When it comes to styles, the choice seems never-ending, but bear in mind the function of the room when making your decision. If it’s a bedroom, then maybe the hollow 6 or 4 panel doors are fine, but you may wish to consider a ‘safe and sound’ (filled-in) format as this gives a certain amount of acoustic protection and feels more solid. A kitchen door may need to be part-glazed or maybe a fire door. Living room doors should be ‘safe and sound’ to keep the noise from the TV out of the rest of the house. You may be pushing the boat out and considering oak veneer or hardwood internal doors. These can look fantastic against sympathetic décor, but bear in mind that commonly these have only a 6mm lipping (the edge), so if more than 5mm needs to come off the sides they may require a suitable veneer. Whatever your requests or ideas, I am happy to advise you on suitability.
If you want to change your main entrance door or back door, consider please the old adage: quality endures long after price has been forgotten. It usually costs no more in labour to fit a quality door than an inferior door. Look out for ‘M&T’ on the label which stands for mortice and tennon; this is the method of construction that is both traditional and strong. Cheaper doors are doweled and will not last. A quality hardwood door, properly painted or stained and periodically maintained, will last for many years. Main entrance and back doors are usually 32” or 33”, and always 44mm thick. Again, older properties may have narrower or wider doors, the 3ft Regency or Victorian being examples.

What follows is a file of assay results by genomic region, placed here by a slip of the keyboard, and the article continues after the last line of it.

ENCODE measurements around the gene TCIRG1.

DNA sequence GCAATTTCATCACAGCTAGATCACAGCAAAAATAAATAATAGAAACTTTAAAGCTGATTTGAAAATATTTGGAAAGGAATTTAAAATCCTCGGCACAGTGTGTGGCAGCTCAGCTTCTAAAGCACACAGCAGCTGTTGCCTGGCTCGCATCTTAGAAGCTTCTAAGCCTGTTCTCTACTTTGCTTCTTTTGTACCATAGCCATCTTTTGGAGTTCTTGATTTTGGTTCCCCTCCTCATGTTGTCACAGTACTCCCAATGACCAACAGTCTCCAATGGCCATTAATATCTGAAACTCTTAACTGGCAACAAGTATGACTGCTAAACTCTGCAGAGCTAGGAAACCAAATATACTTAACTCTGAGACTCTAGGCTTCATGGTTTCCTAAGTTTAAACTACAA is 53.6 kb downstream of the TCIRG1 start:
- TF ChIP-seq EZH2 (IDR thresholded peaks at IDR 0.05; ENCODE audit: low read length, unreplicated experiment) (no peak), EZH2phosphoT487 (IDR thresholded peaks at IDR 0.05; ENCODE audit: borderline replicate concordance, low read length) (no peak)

Should you go for solid or veneered hardwood? Most hardwood doors are veneered. They are engineered with particulate stiles and rails, and the panels are often plywood with a veneer overlay. This is a perfectly acceptable method of construction. You could choose solid hardwood but I can see no clear advantage. Softwood for a back door is often the choice people make, but it will need a bit more in the way of maintenance. A typical back door design is the half glazed and half panel design. Beware – the panel may be only 6mm plywood: one kick and they’re in! Remember, intruders prefer privacy as they go about their business and that 6mm panel is no defence. I always remove this type of panel and fit a replacement 18mm one glued and fastened in place.
With regards security, the main entrance should have a dead-locking night latch, so that if some one breaks the glass they cannot operate the latch without a key, and an insurance-rated mortice lock. These should be fitted as far apart as is practical to spread the locking points, and if it’s an outward opening door, there should be hinge bolts as well. I went to a customer once who had been broken into; they had an outward opening front door fitted with 3 locks, but the intruder had simply removed the hinge pins and the door had literally fallen out! They had no hinge bolts.
Similarly for the back door, there should be at least an insurance-rated mortice sash lock and a top and bottom surface mounted bolt, but ideally a mortice sash and a mortice dead lock. All this security is great, but remember “it aint no good if you don’t use it”.
I am able to visit and advise you on any aspect of door maintenance, repair or replacement and am happy to supply and fit, or fit only.